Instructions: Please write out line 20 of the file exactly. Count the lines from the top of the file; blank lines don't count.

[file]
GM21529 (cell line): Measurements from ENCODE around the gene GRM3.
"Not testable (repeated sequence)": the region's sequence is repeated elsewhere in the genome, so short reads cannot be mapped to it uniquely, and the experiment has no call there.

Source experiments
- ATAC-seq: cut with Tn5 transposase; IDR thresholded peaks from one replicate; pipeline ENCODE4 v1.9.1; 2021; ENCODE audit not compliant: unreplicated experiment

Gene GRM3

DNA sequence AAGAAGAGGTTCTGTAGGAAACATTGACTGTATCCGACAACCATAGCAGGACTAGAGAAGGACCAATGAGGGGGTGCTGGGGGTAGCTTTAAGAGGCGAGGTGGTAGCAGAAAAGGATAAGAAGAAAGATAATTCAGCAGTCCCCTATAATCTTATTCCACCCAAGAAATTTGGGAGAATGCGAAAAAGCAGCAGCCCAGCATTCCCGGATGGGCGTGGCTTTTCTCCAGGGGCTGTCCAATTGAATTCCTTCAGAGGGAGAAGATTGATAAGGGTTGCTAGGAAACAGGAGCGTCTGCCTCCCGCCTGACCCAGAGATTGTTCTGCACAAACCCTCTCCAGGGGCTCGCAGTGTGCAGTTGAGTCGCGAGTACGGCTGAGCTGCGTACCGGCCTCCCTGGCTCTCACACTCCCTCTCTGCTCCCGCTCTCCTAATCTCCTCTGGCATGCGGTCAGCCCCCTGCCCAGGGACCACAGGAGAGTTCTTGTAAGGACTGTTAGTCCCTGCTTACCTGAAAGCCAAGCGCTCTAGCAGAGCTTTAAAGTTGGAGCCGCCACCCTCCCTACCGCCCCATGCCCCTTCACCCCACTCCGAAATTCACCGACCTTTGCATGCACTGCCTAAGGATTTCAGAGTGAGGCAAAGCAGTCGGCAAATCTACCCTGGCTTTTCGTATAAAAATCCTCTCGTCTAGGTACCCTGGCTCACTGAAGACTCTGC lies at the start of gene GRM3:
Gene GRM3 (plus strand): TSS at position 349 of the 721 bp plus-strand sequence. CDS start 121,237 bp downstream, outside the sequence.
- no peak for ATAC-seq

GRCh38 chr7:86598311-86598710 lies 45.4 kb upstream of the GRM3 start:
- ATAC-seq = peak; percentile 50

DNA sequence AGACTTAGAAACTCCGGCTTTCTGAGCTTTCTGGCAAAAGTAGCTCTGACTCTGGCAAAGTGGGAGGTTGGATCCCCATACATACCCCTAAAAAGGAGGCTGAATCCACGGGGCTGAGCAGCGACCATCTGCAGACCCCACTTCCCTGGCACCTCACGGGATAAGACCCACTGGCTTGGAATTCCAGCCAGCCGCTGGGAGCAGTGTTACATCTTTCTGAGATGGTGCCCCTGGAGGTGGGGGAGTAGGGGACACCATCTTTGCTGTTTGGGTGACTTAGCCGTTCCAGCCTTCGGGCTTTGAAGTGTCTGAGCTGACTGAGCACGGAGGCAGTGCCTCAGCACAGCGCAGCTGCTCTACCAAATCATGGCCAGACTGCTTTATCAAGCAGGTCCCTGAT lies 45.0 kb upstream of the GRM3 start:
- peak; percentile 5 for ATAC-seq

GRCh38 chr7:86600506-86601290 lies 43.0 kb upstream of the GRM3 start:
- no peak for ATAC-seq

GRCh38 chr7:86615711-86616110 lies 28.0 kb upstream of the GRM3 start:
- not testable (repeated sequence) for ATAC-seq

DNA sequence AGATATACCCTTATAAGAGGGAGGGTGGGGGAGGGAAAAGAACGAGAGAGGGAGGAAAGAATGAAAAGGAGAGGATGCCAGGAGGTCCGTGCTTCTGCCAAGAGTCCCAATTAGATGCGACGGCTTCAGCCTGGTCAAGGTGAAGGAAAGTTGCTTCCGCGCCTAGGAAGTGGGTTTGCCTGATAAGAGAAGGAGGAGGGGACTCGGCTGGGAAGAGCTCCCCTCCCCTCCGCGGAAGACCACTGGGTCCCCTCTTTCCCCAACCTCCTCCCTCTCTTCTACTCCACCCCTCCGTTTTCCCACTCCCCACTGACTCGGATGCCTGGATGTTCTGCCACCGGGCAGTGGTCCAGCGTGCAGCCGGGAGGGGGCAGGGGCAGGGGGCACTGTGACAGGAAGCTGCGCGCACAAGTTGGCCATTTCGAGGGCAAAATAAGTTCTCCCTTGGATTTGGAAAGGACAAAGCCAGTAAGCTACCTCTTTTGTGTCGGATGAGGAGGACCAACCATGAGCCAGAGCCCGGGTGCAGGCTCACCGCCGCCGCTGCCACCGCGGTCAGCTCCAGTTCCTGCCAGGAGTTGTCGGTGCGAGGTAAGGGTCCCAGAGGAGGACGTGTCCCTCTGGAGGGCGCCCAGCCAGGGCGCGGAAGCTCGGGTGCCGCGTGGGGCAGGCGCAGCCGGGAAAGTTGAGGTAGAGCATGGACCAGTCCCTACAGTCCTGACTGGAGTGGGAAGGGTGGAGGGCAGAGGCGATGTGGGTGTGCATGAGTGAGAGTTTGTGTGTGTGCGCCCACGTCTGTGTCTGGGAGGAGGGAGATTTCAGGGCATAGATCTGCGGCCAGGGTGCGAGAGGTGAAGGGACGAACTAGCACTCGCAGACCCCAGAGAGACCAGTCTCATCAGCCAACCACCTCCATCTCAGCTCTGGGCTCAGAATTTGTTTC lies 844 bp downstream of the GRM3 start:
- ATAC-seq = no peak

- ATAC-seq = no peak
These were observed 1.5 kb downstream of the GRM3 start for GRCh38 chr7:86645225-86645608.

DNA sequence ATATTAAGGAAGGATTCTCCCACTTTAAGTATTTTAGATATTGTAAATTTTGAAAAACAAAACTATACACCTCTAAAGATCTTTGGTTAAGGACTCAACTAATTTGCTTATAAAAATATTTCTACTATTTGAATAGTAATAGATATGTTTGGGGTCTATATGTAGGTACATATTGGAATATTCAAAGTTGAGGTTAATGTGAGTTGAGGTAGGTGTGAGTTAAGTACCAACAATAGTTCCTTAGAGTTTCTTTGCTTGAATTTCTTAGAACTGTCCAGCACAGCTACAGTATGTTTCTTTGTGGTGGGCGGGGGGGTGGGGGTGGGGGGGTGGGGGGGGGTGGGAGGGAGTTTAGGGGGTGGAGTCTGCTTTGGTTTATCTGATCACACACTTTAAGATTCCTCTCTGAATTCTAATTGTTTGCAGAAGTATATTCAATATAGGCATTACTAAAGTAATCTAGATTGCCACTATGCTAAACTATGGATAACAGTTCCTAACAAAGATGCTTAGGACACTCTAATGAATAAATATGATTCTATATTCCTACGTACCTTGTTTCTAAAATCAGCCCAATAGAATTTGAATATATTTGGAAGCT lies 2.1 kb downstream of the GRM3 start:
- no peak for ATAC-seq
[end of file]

These were observed 1.5 kb downstream of the GRM3 start for GRCh38 chr7:86645225-86645608.